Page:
and that i agree i said in the previous posts that this debate will never be resolved because there isnt a real answer anyway, but people just keep onnn lol
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amie
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#148
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#148
(Original post by amywalters)
But either way, it doesnt matter about liking them or not? How do you know that someone will like a comp school!? It entirely depends upon the student and the schoo in question - its beside the point - one which is unclear that you seem to be making.
My point is, you can't go round making definite statements like "you would have a totally different opinion if you had" because you don't actually know that at all. Nothing to do with liking a grammar school or a comp school, more to do with that part of your argument and its flaw.
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Бербато&
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#149
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#149
Anyone who opposes Grammar Schools is a red, plain and simple. Like that MP in Sarf London who said she opposed them, then sent her son to a Grammar School - hypocrite. As someone said earlier, they represent the middle ground, between chavs and snobs.
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amywalters
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#150
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#150
(Original post by Laika)
This is such a stupid thing to say, I've made it quite clear that within schools there should be some degree of seperation so that well attaining pupils can work to their own level, but I don't think the best way to do this is by one exam when you are 11 that leaves everyone else behind and is a social stigma which sticks for life. If everyone went to comprehensives, they would still be able to work to a high level through class streaming, but they would also be have to interact with people outside their own social and class groups and thus wouldn't express ignorant elitist attitudes like yourself. And I wouldn't be so proud of getting into a grammar. I went to a comprehensive under special Ofsted measures it was so bad and I came out with a load of A's and A*s, and 4 A's at A Level. It's not exactly hard, and you're not entitled to a better education than the rest of the population just because you managed to get into a grammar school.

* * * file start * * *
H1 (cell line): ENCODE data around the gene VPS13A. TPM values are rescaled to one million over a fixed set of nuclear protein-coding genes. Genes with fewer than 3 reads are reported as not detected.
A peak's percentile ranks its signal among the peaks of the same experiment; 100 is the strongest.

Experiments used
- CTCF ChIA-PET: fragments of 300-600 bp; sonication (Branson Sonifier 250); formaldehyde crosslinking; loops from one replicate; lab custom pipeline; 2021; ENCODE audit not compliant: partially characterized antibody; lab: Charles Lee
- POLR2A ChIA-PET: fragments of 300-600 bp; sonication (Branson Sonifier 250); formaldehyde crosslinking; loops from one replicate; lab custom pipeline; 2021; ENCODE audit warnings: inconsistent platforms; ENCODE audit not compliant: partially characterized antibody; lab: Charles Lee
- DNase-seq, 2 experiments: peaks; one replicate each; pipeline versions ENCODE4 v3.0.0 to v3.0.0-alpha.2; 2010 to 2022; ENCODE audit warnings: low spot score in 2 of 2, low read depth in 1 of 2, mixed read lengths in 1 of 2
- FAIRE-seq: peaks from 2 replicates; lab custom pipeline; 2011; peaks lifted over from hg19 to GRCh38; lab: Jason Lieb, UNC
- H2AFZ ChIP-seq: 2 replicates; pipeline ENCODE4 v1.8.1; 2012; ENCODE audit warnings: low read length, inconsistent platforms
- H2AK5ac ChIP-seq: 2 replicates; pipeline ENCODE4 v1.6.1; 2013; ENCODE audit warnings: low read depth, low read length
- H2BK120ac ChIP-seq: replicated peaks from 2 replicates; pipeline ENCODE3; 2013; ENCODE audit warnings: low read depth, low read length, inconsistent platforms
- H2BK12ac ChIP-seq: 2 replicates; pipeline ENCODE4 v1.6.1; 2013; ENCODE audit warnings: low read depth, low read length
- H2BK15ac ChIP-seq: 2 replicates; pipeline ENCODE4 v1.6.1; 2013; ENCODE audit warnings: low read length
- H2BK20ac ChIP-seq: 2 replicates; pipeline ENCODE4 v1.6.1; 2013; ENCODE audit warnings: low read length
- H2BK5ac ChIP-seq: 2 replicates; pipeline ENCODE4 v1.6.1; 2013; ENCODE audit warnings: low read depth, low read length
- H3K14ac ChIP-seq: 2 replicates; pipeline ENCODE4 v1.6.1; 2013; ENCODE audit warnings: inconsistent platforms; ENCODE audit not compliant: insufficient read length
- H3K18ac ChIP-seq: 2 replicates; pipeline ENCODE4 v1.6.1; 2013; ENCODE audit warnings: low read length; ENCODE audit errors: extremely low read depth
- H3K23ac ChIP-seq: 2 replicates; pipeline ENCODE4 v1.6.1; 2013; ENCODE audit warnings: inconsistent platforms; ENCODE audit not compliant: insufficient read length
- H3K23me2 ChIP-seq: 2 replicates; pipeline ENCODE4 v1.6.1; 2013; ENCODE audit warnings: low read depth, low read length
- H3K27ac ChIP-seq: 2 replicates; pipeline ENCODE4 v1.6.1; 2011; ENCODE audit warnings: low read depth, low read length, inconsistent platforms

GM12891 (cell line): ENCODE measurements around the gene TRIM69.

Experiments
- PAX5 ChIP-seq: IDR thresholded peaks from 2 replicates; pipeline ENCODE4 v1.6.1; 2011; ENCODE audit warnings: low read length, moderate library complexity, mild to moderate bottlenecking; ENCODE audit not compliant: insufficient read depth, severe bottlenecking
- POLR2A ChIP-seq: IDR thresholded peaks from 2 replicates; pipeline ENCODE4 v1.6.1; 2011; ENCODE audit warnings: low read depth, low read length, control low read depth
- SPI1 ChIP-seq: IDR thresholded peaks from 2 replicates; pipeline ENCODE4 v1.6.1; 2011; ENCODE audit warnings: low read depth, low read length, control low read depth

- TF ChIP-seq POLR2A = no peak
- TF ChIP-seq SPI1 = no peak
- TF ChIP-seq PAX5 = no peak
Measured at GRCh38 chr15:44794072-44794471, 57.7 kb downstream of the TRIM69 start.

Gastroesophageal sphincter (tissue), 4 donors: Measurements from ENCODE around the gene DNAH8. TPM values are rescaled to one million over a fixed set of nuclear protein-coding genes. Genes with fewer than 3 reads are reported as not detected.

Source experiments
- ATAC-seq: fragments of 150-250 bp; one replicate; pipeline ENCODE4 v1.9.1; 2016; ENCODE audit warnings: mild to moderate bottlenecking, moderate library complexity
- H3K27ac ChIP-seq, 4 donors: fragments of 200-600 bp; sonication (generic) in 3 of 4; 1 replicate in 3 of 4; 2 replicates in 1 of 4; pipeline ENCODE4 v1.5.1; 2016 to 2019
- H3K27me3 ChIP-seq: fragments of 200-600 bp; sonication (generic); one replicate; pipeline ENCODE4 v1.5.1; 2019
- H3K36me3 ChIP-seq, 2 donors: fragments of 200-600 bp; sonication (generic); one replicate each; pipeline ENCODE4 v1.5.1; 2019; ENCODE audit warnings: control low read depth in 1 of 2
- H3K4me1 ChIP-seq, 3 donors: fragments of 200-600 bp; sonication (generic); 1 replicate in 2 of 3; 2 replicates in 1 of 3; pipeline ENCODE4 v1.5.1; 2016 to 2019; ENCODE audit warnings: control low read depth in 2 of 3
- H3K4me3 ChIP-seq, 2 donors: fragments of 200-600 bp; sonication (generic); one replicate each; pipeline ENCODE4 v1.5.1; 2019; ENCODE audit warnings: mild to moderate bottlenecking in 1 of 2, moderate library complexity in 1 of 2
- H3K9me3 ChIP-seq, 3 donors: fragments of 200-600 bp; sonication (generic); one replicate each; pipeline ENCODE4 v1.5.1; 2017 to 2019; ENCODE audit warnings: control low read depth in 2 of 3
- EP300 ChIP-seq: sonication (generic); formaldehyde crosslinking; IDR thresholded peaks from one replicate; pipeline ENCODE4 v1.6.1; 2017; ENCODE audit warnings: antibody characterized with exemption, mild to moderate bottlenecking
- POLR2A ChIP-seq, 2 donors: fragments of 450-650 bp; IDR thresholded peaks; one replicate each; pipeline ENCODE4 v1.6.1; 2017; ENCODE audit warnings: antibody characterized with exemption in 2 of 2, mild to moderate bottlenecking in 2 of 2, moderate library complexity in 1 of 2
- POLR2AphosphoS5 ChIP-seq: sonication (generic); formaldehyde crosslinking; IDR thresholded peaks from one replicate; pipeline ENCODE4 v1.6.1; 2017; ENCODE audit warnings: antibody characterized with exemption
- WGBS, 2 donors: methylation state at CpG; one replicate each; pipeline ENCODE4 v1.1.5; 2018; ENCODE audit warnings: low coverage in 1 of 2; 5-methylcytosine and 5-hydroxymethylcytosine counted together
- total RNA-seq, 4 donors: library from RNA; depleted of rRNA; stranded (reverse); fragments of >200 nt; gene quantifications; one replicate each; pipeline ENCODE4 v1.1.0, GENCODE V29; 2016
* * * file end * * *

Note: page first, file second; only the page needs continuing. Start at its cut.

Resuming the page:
Yes, because peope at comprehensives are all failures who don't want to do anything with their lives because they either didn't have the chace or failed one exam at age 11.

I never ever said that. I'm saying its about seperating the people who are at the comps who are intelligent, from the people who are at the comps but arent really intelligent. So put the intelligent people from the comps and the grammars together, which is what you agreed in the first place!


What's the point of that as it serves exactly the same purpose as having a grammar school anyway.
Exactly, and i want to keep them! So why would i argue against it?!
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LH
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#151
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#151
I'm very surprised at the poll, especially considering that the general consensus of political parties is anti-grammars - maybe one party should stick up for them.
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Laika
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#152
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#152
(Original post by Kapster)
Not always. Yeah it depends on where you live to the extent that you need to live in a catchment area. Parents' education? I'm what the government like to call 'first generation' and I'm not alone in the school; and surely your parents' education will effect your up bringing and so will effect you academic success where ever you go?
Well this is exactly my point, if you want to go to a good school you can move to the cachement area which will be a wealthy, middle class neighborhood so those with well earning parents will be able to get their children a good education while kids from poor backgrounds won't have that oppurtunity. And parents who had a good education are going to value that and thus push for their children to get into grmmar schools (which is where they probably went). Kids with poor earning parents won't value education as much and thus they won't be pushed in the same way, through no fault of their own. If everyone went to comprehensives this double standard wouldn't exist, or at least it wouldn't be as clear cut.

Isn't it better for society that the hard working and the intelligent get the better education?
No I think everyone should get an equal standard of education.